Mets fans young and old received some wonderful news yesterday. Mike Piazza, the club's longtime catcher and one of the best players in franchise history, was elected to the Hall of Fame. When he is officially enshrined this summer in Cooperstown, Piazza is expected to become the second player ever to enter the Hall with a Mets cap on his plaque.
To celebrate the occasion, here are some highlights from the career of the greatest hitting catcher of all time.
Before he came to the Mets, Piazza was already a superstar for the Dodgers, bursting onto the scene by hitting .318/.370/.561 during his 1993 rookie campaign. His superhero strength and ability to hit with power to all fields made you wonder how he lasted until the 62nd round of the 1988 amateur draft.
After finishing four games back of the Wild Card spot in 1997, the Mets were determined to return to the postseason for the first time in a decade at the outset of the 1998 season. To show how serious the front office was, general manager Steve Phillips traded Preston Wilson, Geoff Goetz, and Ed Yarnall to Florida in exchange for Piazza, who had just been dealt to the Marlins a week earlier. During his first game with New York, the All-Star backstop received a standing ovation and laced an RBI double to right-center field.
The Mets fell just short of the postseason again in 1998, but they finally broke through the next season by winning the National League Wild Card as well as the Division Series. During Game 6 of the Championship Series versus the rival Braves, Piazza hit a shot that would perhaps be as memorable as Robin Ventura's grand slam single... if only the Mets could have finished the job.
Piazza delighted Mets fans not only by leading the team to the postseason in consecutive seasons, but also by hitting long home runs against the Yankees, such as this grand slam off of Roger Clemens. For some reason the broadcasters are shocked that Mets fans managed to find their way into the Bronx. Really?
Later that June, Piazza hit one of his most famous home runs, a three-run shot to cap a delirious 10-run, eighth-inning rally. Despite trailing Atlanta 8-1 after seven innings, the Mets came out on top, 11-8.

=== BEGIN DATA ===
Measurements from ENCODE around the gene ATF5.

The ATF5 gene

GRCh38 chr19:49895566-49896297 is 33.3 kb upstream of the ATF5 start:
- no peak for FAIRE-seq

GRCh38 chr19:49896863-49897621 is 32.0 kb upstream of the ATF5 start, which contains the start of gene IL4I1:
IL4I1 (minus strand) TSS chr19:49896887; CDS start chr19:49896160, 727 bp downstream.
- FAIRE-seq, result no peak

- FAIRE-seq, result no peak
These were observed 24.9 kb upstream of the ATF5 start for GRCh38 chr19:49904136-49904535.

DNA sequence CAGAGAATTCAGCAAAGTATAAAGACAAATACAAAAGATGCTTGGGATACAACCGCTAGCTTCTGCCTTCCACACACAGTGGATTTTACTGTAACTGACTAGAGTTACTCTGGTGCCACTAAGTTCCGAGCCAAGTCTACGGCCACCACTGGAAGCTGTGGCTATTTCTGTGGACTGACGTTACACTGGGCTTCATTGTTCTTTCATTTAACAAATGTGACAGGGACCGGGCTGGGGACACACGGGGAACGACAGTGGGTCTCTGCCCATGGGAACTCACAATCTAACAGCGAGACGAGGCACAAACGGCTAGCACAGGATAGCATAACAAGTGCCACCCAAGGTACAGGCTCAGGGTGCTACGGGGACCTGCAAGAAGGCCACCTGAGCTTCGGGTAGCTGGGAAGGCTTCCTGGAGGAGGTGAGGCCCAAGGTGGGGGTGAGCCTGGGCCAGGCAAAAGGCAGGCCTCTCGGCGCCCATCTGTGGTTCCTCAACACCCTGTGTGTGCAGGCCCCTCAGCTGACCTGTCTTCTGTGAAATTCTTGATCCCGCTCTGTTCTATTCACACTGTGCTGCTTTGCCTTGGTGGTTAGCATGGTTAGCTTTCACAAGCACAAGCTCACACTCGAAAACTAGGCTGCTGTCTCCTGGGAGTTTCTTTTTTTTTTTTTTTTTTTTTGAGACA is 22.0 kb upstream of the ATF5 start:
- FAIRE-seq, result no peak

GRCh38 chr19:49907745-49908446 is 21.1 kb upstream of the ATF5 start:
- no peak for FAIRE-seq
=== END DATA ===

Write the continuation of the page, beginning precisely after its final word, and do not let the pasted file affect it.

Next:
Perhaps upset about giving up the long ball to Piazza, Clemens hit Piazza in the head with a fastball when the regular season leg of the Subway Series continued in July. As if that weren't enough, he then through a sharp piece of wood at the slugger during the Fall Classic. The Yankees ended up defeating the Mets to earn their 26th World Series title, but at least Piazza got into the Hall of Fame before Clemens.
Before all was said and done, Piazza shook off the assault to hit this home run in Game 4. Unfortunately, it wasn't enough to lift the Mets to a victory.
Even with all of that World Series drama, the most memorable moment in Piazza's career is without a doubt the home run he hit to deep center field during the Mets' return to New York following the September 11 attacks. With the orange and blue trailing 2-1 in the bottom of the eighth, Piazza hit the two-run shot off of Atlanta's Steve Karsay to cement his spot in New York sports lore and keep the Mets alive in the pennant chase.
The Mets ended up doing just fine without Piazza during the 2006 campaign, but he was still missed by fans and players alike. When he came back to Queens in a San Diego uniform, the Mets legend hit a pair of home runs to remind the Shea faithful of the good ole days.
After the 2007 season, Piazza retired with 427 home runs, more than any catcher in major league history. Yes, it's stupid that it took him four tries to get into the Hall of Fame now, but who cares? He's in now, and he's going to be immortalized as a proud member of the Mets.